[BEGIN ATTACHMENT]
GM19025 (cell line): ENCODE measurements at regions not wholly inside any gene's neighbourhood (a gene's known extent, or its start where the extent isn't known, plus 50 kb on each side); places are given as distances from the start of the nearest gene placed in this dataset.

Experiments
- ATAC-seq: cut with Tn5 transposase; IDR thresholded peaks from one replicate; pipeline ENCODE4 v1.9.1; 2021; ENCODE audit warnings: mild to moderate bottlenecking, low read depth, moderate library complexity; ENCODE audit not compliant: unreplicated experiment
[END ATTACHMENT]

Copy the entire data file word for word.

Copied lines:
GM19025 (cell line): ENCODE measurements at regions not wholly inside any gene's neighbourhood (a gene's known extent, or its start where the extent isn't known, plus 50 kb on each side); places are given as distances from the start of the nearest gene placed in this dataset.

Experiments
- ATAC-seq: cut with Tn5 transposase; IDR thresholded peaks from one replicate; pipeline ENCODE4 v1.9.1; 2021; ENCODE audit warnings: mild to moderate bottlenecking, low read depth, moderate library complexity; ENCODE audit not compliant: unreplicated experiment